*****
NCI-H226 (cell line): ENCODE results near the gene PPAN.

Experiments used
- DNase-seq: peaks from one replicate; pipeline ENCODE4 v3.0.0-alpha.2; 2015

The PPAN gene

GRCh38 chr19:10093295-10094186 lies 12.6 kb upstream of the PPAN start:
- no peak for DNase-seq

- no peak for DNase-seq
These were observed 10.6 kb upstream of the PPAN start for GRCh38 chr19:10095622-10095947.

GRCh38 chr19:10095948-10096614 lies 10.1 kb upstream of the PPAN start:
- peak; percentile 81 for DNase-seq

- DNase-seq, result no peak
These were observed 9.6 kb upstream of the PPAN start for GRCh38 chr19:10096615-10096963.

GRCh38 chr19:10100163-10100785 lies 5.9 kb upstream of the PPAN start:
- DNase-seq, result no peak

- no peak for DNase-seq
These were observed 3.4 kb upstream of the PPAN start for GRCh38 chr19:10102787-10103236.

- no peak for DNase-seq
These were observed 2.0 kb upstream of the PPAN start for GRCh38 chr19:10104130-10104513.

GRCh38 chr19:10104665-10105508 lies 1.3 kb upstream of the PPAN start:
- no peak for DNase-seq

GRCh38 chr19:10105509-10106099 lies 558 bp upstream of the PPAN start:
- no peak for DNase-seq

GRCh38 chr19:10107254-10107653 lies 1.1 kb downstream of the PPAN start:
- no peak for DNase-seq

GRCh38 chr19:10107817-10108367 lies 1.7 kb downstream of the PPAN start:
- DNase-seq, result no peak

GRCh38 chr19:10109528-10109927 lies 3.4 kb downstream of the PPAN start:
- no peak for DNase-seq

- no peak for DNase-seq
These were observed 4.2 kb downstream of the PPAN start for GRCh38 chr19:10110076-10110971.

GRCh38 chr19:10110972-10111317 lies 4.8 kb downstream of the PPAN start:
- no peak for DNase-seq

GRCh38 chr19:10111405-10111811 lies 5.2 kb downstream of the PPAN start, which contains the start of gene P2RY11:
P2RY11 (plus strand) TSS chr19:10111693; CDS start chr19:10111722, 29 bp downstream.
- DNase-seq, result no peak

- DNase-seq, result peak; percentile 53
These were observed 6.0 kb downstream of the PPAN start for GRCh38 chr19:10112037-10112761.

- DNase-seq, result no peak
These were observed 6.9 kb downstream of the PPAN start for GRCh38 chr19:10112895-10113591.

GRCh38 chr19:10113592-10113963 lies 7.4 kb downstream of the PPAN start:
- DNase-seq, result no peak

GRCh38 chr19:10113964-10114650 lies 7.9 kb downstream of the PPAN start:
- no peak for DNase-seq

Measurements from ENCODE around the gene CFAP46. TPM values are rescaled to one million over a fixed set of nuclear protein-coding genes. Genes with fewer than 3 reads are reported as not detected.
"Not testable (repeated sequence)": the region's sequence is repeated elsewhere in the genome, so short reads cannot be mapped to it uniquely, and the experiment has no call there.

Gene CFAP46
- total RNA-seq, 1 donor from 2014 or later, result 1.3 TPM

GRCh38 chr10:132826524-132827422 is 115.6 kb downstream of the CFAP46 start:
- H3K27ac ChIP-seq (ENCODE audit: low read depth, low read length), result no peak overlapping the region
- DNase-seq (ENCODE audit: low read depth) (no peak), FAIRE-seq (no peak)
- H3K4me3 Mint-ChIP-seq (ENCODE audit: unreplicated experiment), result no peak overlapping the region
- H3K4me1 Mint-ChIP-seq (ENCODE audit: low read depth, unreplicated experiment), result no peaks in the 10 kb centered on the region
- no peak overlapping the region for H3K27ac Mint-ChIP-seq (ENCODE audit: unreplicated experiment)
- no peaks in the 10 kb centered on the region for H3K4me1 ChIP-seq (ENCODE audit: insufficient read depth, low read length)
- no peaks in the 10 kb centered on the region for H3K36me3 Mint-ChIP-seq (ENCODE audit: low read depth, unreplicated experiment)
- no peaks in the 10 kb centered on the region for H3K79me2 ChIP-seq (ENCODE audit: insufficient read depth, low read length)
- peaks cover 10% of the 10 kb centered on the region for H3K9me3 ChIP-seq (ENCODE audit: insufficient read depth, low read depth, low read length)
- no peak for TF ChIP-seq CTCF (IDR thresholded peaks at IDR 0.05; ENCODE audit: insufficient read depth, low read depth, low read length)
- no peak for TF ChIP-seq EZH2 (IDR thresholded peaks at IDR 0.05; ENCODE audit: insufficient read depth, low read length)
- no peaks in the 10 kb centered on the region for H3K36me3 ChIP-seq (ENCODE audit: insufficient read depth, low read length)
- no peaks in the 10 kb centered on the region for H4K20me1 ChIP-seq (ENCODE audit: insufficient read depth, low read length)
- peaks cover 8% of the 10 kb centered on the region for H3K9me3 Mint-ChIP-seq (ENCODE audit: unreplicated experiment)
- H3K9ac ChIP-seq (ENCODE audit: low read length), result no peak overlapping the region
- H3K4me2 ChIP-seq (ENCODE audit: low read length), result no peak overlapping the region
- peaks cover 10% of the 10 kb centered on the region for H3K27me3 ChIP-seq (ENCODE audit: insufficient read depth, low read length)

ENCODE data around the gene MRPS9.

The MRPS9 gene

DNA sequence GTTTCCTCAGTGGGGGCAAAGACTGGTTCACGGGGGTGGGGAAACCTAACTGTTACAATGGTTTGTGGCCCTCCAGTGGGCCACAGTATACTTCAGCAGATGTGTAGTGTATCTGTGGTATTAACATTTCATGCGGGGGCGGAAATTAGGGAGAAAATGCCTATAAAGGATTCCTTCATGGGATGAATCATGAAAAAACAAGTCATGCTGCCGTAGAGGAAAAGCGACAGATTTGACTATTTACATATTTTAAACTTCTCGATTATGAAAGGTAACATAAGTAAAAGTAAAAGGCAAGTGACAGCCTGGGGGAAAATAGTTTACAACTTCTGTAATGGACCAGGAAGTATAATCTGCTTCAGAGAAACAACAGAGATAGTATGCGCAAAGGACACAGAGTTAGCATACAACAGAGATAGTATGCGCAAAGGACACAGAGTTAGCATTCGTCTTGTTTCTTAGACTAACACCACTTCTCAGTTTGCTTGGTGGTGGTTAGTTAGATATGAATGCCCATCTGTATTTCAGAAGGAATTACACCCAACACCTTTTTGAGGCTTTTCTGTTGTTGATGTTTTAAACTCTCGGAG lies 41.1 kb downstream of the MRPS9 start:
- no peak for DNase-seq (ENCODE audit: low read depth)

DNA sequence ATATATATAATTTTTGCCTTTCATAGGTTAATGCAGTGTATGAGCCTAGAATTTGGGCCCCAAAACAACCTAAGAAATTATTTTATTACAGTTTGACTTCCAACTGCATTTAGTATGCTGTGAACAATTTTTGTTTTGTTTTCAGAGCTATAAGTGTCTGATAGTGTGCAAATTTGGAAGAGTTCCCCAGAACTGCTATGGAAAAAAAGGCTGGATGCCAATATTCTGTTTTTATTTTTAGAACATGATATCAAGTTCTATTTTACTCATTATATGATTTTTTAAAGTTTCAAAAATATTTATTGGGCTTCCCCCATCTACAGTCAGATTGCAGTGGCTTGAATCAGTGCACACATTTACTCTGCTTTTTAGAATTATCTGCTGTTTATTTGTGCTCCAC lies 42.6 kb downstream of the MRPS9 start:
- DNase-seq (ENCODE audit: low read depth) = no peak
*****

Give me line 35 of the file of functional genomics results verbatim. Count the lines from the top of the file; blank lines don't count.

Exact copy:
- DNase-seq, result no peak